Yes, this game was played with the Cubs wearing those awful “Cuba” road uniforms, as sported by Luis Gonzalez in the photo at the top of this post.
Luis Gonzalez. Now there would have been a guy to keep! But the cheap Tribune Co. ownership didn’t want to pay Gonzo what he wanted, so he left after 1996 to return to the Astros, and later the Diamondbacks, for whom he starred and won a World Series in 2001.
Sigh. Gonzo signed for only $1.4 million with Houston, the same as he made in 1996 with the Cubs. What might have been.
Anyway, this game was Luis Gonzalez’ turn to shine. He singled, doubled and homered (the TV announcer’s “triple shy of a cycle,” like that’s something rare — it happens generally over 200 times in a 162-game season) and drove in six runs.
The Cubs had a 7-0 lead after the first inning; that included Gonzalez’ first home run. Former Royals ace Bret Saberhagen, now just trying to hang on with the Rox, was the victim. By the third they led 9-1. You’ll note in the boxscore that Cubs starting pitcher Kevin Foster was taken out after the third inning, despite allowing just one hit and one run (a solo homer by Andres Galarraga), and driving in one of the two third-inning runs himself with a double. Why? Per the Tribune recap by Joey Reaves, the Cubs:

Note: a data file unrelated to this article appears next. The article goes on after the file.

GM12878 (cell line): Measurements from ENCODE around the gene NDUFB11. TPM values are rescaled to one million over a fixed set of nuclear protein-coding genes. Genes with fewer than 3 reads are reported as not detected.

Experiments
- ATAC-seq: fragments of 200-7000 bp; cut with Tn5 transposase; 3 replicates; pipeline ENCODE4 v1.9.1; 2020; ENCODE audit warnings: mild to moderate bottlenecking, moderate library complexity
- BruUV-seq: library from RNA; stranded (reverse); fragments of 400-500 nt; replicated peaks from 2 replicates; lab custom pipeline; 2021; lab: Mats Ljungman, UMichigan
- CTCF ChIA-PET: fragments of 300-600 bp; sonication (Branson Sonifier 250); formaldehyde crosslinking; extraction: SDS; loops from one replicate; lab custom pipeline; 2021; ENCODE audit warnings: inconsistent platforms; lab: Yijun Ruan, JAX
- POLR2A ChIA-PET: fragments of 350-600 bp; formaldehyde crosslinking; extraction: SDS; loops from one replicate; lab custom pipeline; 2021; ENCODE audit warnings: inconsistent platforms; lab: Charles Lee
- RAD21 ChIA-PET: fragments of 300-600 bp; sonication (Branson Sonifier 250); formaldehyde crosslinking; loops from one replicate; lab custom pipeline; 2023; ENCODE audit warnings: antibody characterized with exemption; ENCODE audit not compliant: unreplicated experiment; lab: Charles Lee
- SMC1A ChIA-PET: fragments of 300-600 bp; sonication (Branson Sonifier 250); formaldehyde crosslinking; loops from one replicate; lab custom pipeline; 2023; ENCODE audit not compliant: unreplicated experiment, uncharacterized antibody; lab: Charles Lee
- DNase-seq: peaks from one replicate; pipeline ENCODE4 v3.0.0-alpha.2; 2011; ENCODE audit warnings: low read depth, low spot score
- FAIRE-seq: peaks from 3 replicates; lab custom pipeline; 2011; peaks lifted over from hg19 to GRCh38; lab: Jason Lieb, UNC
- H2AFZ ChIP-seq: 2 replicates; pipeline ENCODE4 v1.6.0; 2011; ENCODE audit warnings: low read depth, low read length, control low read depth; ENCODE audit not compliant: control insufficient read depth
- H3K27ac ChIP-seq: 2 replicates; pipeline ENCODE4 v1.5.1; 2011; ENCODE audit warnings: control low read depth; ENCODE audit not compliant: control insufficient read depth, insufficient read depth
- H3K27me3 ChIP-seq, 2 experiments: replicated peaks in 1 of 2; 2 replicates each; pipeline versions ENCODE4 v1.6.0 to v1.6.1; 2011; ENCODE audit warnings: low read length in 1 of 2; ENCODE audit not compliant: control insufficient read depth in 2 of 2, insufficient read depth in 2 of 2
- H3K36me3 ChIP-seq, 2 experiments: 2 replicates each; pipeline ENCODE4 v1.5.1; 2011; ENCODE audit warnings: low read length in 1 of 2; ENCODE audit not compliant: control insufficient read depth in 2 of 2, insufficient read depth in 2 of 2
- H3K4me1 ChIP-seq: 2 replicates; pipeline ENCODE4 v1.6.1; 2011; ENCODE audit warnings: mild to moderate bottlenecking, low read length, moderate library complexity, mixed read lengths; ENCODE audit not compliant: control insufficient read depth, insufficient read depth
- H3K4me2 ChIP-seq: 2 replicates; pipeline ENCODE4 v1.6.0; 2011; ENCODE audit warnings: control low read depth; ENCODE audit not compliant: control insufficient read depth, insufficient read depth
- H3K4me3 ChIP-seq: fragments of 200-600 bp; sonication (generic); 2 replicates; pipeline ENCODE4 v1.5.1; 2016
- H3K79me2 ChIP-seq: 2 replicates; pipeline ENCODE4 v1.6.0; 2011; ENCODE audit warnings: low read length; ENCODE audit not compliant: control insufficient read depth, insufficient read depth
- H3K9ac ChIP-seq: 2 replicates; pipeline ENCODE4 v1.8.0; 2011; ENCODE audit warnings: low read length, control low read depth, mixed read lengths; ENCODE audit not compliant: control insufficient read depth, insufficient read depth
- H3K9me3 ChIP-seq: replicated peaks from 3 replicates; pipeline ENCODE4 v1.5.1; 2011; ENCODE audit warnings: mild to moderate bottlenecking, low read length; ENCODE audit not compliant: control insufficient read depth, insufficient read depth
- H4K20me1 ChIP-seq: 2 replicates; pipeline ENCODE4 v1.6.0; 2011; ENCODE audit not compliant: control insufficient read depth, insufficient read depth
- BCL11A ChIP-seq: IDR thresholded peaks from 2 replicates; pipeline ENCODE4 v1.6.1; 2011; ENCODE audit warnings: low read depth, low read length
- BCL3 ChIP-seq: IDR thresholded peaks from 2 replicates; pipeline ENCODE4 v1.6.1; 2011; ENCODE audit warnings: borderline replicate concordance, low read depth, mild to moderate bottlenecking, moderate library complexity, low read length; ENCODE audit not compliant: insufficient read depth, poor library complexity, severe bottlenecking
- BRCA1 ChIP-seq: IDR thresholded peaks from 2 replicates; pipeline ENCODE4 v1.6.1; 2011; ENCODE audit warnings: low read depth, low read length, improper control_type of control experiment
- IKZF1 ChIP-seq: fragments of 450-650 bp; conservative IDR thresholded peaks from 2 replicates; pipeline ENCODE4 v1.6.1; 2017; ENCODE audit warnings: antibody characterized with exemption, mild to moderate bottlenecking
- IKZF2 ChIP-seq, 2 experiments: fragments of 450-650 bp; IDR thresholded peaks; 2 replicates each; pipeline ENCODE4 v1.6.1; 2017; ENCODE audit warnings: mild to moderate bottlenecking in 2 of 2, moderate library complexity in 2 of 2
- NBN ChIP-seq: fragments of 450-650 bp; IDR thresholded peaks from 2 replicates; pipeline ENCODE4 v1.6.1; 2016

... got chased off the field by a monster thunderstorm after only three innings.
The Cubs, of course, were determined to wait out the storm. And the state-of-the-art drainage system at Coors Field meant they had every chance.
Indeed they did. When the game resumed, the Cubs piled on six more runs in the fifth, highlighted by a two-run homer from Todd Zeile. Three RBI singles in the sixth made it 18-4 after that inning was over, and a four-run seventh got the Cubs across the 20-run mark. It became 22-4 after that frame; Sammy Sosa’s three-run homer was the big blow in the seventh. Scott Bullett cleared the bases with a triple in the eighth and scored on a groundout to complete the Cubs scoring for the evening, so the final was Cubs 26, Rockies 7.
A few notes:
- No one scored more runs in a National League game until the Braves piled up 29 on the Marlins this past August.
- Curiously, between 1980 and 1996 there were three games in which a MLB team scored 26 runs, the majors’ high for that period. In each of those games the losing team scored seven.
- The Cubs’ 27 hits were one short of the team’s post-1900 record set July 3, 1945 and the 26 runs matched the post-1900 franchise record set in 1922. You’ll read about that game later in this series.
Sadly, no video appears to have survived from this game. Too bad. If nothing else, I’d love to see that thunderstorm.